September 21, 2017Abbie CaldasThrough a series of games and role-play, we explored participatory community engagement: how educational and societal structures can oppress the marginalised – and some techniques to overcome this. Ensuring communities can trust and feel empowered to share their perspective is critical in creating change.As almost strangers, we entered the room knowing only about each other that we shared a curiosity in empowerment and education. An hour later, we had drummed together, stood on chairs, been lead blind, created languages, sculpted personas, and changed the rules. Through a series of interactive games, we explored the art of participatory community engagement and developed an intimacy, unachievable by a standard lecture. There were only seconds to jot down notes, but it didn’t matter because the understanding was in our bodies and the experience, maybe more so than in words in our notebooks.The lead facilitator, Luc Opdebeeck, shared inspiration from Brazilian Paulo Freire’s “Pedagogy of the Oppressed,” which explores how to liberate people through a process of critical awareness. A somewhat radical perspective, it requires an openness to embrace change. As participants of this workshop experienced, there is a partnership between facilitator and learners which empowers dialogue and self awareness. One person does not have all the answers s/he must impart onto passive students; we can learn, work, and live together, in a continuously evolving relationship. Stemming from this theory, the “Theatre of the Oppressed” developed by Augusto Boal, also Brazilian, uses images and actions to communicate rather than words. Eager to try it out, workshop participants trusted the process and released their own creativity and playfulness, which opened up opportunities for deeper dialogue.By applying these games, we quickly developed group cohesion and a safe space to experiment and express ourselves. We played a rhythm on a drum as we introduced our names and performed an action which represented something we are not. Highly encouraged to get involved, it brought us into the moment, not able to be distracted and think about something else. We were then lead around the room, eyes closed, by a partner who created a language as we went along. People looked for new ideas and pushed their own boundaries. Facilitated reflection is a key component to these games and after some laughs, we were asked where and how are we blind in life? When do we have to just trust others and go with the flow?Further games invited more questions: What does “oppression” look like? What is your position of power? What happens when rules change? What is your limit? When are we victims of the system?How can we change those systems that are not working?We concluded with the recognition that we are all actors. In such a group setting, people can project their reality onto the actors which can facilitate discussion of difficult topics. Through this method, participants become more aware and more active in their own lives and it is important to work with the heart as well as the mind. With a grassroots approach of participatory engagement using theatre, communities are trained to use these tools themselves, so there is never an end to this process. This powerful approach highlights how we must understand the system in order to change it.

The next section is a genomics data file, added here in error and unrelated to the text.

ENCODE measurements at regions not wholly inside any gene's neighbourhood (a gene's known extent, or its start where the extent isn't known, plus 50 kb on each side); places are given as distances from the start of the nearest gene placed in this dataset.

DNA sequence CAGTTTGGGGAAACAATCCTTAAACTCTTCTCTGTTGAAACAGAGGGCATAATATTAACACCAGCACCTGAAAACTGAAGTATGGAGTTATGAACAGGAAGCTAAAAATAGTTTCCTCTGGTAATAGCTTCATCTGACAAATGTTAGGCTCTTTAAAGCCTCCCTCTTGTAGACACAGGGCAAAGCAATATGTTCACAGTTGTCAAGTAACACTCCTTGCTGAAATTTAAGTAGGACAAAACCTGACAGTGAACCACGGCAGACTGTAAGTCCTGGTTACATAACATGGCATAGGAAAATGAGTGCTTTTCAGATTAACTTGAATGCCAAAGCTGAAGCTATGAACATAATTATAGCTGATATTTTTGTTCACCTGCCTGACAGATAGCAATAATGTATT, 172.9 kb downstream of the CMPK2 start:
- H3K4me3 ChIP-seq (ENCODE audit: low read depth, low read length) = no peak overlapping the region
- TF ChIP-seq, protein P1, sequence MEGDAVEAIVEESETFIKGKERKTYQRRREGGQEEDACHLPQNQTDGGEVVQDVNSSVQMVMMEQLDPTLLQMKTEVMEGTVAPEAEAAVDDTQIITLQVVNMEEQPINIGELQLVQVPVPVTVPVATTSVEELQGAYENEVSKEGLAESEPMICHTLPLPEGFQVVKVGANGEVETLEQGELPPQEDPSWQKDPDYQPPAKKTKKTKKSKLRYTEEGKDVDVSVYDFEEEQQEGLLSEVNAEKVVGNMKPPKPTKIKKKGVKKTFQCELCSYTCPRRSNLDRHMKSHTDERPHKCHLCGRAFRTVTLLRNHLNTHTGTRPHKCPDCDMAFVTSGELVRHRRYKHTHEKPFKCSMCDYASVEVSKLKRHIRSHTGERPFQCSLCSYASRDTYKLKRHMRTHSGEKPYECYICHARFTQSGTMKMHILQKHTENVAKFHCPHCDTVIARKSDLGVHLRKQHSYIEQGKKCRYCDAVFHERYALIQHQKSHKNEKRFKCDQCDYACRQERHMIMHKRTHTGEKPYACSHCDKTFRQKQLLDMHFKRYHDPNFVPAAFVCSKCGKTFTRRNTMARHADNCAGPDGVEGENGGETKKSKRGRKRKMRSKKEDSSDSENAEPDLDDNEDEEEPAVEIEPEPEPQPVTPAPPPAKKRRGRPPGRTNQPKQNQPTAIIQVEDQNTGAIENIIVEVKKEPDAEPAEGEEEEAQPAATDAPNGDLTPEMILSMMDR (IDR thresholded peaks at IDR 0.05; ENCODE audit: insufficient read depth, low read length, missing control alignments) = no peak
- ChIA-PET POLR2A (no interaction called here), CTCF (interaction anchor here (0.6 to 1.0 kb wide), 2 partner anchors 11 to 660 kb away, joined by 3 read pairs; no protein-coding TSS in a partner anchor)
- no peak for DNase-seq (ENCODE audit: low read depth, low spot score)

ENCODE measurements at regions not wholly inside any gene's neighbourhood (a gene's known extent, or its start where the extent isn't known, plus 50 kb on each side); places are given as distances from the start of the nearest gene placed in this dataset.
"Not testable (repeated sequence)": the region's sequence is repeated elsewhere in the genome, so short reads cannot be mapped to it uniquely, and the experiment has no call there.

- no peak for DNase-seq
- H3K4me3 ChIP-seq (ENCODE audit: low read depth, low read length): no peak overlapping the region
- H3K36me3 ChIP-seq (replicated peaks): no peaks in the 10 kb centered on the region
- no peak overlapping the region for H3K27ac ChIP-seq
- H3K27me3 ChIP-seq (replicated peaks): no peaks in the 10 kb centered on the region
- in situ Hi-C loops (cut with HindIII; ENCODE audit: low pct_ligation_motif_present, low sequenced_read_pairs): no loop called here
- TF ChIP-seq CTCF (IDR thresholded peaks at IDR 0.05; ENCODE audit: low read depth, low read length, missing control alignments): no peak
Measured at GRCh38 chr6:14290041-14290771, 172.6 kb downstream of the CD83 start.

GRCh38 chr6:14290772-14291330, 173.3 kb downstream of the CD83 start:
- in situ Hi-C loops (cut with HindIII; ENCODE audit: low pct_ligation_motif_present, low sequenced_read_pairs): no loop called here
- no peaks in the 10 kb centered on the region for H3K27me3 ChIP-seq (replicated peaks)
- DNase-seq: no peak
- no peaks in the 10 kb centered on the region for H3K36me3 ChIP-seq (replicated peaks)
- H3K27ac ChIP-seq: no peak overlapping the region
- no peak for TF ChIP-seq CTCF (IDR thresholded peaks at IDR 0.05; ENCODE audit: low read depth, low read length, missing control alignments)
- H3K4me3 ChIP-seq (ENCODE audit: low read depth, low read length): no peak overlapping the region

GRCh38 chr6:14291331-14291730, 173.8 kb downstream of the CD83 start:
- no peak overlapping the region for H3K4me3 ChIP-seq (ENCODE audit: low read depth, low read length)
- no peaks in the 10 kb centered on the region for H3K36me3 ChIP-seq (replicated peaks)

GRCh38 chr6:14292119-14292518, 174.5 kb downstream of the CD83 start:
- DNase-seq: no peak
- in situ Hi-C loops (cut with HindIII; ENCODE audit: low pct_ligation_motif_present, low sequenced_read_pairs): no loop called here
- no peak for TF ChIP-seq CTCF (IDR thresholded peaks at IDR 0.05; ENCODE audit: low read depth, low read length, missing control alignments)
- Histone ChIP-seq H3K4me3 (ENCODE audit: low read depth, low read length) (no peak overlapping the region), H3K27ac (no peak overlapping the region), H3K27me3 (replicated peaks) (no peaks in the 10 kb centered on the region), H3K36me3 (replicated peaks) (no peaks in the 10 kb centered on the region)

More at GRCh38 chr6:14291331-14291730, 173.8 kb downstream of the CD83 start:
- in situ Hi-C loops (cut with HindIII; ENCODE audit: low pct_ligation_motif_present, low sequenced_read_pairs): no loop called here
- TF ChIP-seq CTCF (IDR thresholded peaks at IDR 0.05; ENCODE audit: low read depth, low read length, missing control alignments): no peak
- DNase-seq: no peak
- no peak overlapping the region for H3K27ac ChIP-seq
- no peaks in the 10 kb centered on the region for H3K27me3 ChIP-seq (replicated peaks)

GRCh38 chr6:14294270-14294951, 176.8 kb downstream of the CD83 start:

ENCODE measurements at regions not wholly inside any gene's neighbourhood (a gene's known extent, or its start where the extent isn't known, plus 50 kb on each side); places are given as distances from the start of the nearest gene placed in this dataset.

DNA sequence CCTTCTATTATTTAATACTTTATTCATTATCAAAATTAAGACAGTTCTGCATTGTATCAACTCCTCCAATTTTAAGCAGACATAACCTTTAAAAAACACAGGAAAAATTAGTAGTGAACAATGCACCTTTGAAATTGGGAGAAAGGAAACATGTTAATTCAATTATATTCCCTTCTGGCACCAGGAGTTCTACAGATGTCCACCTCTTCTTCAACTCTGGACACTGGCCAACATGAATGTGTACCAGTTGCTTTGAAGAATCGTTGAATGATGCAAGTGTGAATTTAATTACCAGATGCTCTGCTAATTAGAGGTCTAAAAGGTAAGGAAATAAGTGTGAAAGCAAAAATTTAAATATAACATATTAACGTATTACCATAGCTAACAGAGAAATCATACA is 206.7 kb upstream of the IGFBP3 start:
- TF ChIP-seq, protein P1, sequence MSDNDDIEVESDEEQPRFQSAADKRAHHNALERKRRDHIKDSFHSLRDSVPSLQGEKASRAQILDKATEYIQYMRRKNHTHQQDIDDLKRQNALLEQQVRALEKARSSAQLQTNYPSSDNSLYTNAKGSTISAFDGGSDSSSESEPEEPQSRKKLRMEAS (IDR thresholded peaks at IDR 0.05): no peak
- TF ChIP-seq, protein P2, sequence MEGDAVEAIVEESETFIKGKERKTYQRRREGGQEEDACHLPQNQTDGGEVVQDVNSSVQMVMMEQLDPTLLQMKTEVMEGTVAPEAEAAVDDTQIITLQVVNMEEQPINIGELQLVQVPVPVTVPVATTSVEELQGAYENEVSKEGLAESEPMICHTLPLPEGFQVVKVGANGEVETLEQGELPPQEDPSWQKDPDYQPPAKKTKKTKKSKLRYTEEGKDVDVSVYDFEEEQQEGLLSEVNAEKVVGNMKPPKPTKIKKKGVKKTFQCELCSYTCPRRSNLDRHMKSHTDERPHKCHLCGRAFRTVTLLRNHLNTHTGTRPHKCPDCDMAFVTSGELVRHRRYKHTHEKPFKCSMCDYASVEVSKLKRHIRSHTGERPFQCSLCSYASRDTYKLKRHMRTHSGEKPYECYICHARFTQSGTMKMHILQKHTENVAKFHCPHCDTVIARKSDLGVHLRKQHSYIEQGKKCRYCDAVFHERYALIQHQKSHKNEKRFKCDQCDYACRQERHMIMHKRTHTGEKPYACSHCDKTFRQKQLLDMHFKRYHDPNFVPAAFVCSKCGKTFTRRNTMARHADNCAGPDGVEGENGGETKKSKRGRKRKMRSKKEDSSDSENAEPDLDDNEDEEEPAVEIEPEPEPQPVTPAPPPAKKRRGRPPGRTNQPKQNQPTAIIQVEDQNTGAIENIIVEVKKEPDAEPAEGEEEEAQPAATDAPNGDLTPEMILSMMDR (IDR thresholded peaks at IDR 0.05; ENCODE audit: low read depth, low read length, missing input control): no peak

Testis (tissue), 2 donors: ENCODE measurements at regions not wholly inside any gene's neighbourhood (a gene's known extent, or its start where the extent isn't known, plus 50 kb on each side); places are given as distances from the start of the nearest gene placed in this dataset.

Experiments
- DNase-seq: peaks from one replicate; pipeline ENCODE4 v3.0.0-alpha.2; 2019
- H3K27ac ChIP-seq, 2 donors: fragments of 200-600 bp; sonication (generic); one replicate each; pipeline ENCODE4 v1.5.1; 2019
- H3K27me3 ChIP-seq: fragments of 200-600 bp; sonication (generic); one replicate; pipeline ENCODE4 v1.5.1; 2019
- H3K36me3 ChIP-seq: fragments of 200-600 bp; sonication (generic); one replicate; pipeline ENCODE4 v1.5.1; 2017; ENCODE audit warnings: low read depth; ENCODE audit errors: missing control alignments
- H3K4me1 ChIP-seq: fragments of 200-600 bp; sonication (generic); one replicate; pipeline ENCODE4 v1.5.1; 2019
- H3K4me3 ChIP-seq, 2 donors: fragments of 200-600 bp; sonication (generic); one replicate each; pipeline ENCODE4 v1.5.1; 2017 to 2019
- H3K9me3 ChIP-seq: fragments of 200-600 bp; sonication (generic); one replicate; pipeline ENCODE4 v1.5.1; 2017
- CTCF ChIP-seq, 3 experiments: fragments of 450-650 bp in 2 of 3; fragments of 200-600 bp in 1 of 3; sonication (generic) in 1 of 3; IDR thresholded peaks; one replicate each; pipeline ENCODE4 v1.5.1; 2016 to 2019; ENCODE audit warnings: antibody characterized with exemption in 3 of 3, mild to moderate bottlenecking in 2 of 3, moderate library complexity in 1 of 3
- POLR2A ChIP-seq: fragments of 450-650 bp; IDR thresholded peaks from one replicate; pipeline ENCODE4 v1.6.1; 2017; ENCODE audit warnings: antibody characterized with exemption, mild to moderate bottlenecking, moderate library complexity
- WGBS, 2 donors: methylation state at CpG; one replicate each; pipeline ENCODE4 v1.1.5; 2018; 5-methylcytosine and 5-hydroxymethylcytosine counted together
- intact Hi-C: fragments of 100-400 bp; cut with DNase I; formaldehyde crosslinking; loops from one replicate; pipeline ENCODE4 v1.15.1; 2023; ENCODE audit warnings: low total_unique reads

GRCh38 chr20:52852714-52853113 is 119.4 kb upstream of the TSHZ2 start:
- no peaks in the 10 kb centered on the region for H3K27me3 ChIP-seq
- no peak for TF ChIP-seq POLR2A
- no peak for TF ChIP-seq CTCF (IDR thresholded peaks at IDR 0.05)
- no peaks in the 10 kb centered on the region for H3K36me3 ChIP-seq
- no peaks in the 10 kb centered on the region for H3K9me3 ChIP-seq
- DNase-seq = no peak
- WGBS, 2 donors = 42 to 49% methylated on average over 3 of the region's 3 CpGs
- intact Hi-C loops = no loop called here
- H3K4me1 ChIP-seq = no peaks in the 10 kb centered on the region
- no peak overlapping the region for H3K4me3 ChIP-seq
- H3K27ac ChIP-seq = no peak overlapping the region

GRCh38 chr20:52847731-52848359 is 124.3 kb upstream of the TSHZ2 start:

- Luc Opdebeeck is the Director of Formaat, a workplace for Participatory Drama: http://www.formaat.org. He works with marginalised people facing issues of community conflict, minority rights, homelessness, mental illness and other ethical dilemmas.
- Co-Facilitator Mellouki Cadat-Lampe is a senior advisor for Movisie, a centre for social development, promoting citizen participation and independence: http://www.movisie.com
- Jamila Talla is the Chair of the Foundation “Voice Of Afghan Women”
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